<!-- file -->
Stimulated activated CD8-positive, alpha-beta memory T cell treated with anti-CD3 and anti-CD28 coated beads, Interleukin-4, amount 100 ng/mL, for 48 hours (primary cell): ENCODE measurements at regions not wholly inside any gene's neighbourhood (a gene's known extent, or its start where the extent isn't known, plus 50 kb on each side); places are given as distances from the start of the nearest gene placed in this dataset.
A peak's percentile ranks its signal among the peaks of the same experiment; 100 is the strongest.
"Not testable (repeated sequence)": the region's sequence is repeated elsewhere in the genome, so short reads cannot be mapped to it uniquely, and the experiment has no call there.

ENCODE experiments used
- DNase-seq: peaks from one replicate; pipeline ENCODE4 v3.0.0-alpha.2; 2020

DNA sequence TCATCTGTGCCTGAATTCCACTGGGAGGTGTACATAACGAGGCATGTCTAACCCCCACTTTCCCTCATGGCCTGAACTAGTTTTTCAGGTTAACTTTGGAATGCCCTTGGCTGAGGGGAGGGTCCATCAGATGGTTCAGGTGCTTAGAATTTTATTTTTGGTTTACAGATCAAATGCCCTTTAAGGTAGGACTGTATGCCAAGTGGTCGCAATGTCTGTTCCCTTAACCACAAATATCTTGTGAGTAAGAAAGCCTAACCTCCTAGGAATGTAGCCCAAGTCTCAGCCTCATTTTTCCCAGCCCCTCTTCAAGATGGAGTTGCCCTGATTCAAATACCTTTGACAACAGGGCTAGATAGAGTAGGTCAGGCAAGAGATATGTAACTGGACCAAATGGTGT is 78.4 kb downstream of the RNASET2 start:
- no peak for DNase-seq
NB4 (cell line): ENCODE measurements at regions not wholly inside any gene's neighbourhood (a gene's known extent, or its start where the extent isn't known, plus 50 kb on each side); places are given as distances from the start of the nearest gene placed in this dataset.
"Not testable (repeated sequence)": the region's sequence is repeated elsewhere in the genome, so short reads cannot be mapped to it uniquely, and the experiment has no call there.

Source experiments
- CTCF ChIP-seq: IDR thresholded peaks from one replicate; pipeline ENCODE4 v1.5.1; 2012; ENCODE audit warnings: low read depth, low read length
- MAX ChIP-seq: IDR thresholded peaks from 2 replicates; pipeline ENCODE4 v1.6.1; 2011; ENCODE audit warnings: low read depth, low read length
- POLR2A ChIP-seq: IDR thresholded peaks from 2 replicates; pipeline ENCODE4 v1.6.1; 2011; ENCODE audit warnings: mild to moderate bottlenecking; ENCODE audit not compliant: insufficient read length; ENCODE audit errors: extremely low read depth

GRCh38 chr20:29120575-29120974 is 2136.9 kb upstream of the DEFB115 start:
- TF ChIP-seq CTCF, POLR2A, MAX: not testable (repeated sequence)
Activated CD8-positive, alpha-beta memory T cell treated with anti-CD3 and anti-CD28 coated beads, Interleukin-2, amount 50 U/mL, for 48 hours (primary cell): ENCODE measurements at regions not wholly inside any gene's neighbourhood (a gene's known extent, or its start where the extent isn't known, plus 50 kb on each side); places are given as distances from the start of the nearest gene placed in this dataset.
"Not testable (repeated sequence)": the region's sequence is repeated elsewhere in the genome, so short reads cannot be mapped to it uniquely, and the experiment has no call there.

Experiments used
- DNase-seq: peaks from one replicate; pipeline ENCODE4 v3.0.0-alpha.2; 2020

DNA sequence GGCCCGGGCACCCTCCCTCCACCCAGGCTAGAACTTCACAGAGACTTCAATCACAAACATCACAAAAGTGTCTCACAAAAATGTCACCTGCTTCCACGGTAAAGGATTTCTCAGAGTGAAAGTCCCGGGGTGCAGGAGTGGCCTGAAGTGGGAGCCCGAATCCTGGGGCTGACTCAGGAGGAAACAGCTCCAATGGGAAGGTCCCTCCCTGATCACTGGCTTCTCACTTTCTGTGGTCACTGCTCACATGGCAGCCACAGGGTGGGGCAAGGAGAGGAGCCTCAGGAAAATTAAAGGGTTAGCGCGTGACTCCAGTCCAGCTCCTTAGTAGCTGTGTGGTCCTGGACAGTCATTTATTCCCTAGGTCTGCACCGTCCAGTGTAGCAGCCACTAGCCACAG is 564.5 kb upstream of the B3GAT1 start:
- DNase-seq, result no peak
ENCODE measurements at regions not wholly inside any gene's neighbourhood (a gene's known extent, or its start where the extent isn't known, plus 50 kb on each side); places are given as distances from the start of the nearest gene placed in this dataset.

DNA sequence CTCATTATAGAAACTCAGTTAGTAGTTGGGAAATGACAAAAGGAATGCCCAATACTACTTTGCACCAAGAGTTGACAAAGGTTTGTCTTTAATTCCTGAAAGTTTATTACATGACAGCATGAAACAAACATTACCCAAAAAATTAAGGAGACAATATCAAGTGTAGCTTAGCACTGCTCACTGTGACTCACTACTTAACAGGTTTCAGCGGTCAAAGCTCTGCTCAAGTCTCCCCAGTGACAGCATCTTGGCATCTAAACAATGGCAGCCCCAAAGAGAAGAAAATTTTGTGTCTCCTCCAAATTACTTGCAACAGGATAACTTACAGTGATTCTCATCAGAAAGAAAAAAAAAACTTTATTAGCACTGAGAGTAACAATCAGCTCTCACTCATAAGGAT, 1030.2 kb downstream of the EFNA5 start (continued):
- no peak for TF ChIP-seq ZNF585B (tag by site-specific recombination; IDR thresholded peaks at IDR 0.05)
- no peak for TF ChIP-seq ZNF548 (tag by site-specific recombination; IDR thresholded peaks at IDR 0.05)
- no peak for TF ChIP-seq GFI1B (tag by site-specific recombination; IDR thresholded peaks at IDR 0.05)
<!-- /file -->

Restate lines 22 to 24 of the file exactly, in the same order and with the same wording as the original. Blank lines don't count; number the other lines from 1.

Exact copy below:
ENCODE measurements at regions not wholly inside any gene's neighbourhood (a gene's known extent, or its start where the extent isn't known, plus 50 kb on each side); places are given as distances from the start of the nearest gene placed in this dataset.

DNA sequence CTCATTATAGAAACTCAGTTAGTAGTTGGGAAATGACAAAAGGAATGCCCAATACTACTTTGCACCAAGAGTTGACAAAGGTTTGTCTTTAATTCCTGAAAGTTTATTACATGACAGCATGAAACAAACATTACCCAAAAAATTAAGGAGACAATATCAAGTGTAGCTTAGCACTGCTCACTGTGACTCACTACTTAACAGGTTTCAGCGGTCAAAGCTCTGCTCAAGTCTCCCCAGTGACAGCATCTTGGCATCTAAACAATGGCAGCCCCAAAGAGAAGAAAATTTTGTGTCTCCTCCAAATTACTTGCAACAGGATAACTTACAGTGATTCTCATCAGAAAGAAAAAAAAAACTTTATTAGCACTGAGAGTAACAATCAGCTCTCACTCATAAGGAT, 1030.2 kb downstream of the EFNA5 start (continued):
- no peak for TF ChIP-seq ZNF585B (tag by site-specific recombination; IDR thresholded peaks at IDR 0.05)